Andrew Gilchrist found a remedy to today's nausea of novelty in the most familiar elements of narrative and music. He has composed a new arrangement from the ideas of Marshall McLuhan, Northrop Frye, Bernard Lonergan, and Jordan Peterson, weaving together a promising relationship between what we believe and how we live. This book starts a conversation at the crossroads of art, literature, religion, and psychology. And it begins with the oldest of stories.
A boy fell in love with a girl and sung her a song.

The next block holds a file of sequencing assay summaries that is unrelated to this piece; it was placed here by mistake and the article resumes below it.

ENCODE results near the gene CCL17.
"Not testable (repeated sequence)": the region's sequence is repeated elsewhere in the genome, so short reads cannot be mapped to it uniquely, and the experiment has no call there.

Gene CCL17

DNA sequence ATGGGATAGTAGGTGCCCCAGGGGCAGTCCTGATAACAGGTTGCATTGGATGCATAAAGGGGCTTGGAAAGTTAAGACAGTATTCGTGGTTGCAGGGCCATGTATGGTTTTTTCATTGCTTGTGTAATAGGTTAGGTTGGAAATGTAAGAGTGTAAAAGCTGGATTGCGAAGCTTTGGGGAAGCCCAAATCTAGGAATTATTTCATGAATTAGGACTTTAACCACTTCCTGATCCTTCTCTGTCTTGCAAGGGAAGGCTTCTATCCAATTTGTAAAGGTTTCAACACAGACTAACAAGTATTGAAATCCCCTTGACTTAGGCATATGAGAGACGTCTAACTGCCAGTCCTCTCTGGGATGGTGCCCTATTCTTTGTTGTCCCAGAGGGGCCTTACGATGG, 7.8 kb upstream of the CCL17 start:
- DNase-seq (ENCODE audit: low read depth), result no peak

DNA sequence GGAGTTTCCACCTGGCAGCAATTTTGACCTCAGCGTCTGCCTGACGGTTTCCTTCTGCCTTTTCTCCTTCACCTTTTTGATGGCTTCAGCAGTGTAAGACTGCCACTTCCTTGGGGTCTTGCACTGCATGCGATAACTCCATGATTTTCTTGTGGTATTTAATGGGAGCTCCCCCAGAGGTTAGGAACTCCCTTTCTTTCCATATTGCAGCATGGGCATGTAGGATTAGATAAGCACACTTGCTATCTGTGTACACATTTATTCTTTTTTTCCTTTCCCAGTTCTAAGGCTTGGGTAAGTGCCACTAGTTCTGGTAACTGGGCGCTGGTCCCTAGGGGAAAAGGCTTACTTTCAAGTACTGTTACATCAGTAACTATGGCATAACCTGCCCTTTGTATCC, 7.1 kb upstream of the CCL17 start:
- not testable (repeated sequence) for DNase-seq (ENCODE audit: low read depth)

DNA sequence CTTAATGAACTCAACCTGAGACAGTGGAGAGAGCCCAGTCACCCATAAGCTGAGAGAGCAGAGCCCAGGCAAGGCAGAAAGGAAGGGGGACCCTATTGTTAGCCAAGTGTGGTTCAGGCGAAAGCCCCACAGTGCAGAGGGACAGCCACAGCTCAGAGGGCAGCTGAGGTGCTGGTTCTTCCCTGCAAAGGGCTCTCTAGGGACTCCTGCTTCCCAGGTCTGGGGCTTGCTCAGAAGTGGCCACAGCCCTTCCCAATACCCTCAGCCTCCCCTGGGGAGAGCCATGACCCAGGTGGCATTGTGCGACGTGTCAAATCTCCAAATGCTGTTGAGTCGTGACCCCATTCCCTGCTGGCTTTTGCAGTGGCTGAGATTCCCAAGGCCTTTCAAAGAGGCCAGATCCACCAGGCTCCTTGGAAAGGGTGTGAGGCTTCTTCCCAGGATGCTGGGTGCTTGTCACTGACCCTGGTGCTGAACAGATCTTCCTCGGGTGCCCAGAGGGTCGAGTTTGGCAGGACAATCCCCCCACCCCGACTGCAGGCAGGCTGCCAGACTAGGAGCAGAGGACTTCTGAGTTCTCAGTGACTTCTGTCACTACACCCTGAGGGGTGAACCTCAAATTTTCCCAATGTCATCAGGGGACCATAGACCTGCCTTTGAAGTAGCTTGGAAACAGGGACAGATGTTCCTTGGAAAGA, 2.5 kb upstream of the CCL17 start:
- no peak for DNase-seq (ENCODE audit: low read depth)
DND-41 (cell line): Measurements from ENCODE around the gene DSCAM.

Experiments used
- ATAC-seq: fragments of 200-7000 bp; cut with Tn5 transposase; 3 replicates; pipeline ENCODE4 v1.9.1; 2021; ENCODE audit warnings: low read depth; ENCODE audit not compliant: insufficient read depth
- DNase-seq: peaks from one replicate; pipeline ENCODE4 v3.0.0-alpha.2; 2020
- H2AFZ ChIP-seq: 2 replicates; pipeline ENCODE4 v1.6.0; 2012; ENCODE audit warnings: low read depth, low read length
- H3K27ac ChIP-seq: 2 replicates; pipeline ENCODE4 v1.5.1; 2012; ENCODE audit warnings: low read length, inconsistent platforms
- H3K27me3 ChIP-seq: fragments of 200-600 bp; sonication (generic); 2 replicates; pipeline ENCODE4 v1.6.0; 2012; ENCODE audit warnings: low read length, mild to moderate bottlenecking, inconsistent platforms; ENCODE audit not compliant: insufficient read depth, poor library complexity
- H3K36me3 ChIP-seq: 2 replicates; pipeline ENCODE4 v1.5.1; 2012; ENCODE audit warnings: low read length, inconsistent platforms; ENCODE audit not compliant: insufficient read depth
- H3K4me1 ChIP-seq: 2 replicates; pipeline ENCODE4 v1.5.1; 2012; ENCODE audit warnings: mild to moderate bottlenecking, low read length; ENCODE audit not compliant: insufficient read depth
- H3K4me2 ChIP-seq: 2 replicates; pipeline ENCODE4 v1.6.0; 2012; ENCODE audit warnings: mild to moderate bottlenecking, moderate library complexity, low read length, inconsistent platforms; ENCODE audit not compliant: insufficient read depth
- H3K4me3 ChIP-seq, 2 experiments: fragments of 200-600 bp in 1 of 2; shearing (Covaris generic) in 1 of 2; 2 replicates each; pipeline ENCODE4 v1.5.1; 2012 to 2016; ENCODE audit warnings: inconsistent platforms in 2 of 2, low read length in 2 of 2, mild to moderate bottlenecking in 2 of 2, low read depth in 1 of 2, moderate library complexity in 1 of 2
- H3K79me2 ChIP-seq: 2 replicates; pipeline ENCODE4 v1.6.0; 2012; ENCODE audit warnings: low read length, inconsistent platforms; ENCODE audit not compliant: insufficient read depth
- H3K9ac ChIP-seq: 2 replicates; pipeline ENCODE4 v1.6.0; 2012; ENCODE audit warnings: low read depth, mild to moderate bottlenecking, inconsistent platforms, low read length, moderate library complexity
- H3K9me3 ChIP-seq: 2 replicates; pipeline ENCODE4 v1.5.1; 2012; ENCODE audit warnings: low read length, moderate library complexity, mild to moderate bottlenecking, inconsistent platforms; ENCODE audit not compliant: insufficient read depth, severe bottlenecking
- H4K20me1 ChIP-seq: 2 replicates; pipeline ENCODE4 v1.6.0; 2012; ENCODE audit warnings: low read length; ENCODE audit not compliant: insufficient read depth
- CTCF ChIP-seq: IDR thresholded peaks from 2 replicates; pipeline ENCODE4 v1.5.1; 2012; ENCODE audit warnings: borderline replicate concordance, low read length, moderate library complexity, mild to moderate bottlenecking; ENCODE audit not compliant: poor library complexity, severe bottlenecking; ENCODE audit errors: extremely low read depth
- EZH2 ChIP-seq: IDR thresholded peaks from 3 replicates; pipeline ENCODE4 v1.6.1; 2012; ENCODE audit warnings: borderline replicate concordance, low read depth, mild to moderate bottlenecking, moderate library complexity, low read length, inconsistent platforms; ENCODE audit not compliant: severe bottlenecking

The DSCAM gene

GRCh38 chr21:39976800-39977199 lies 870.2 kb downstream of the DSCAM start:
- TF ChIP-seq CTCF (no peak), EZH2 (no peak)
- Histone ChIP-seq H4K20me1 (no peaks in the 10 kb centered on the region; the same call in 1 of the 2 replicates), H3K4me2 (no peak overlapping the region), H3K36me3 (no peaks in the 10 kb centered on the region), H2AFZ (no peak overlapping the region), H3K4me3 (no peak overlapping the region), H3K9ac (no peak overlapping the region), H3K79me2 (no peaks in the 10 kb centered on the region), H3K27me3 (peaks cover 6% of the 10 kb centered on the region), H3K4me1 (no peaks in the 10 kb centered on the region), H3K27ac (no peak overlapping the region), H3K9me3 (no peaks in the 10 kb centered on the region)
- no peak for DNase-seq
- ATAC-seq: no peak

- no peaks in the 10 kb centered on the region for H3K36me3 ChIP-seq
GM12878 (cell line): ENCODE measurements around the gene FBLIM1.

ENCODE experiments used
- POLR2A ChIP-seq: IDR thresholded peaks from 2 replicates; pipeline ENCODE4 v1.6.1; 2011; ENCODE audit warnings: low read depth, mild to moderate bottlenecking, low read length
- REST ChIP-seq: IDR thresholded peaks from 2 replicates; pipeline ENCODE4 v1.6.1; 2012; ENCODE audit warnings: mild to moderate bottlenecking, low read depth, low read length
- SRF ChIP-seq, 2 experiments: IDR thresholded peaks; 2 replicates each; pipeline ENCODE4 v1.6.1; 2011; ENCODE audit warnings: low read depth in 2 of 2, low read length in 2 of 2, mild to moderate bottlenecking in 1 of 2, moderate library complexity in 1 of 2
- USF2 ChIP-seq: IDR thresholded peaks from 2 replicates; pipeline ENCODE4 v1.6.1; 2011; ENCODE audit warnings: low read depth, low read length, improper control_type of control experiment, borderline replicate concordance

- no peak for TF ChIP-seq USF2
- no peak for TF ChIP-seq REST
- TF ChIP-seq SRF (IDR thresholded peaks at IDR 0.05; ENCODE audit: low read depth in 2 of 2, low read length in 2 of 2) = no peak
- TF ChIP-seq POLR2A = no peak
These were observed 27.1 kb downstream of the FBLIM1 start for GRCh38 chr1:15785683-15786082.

Each chapter in this book charts a series of helpful symbols and sounds, drawing attention to the melodies, rhythms, and tempos that make up our most common experiences. The scientific revolution gave birth to a new understanding of the relationship between observer and observed, lover and beloved. That birth has changed the song. However, we have not welcomed this new daughter into the family with a proper name or fully recognized her part in our spiritual development.
With her wisdom, we too might find hope and delight in the back-and-forth journey between tradition and innovation. Could her compelling voice and playful character help us prepare for the greatest roles of our lives?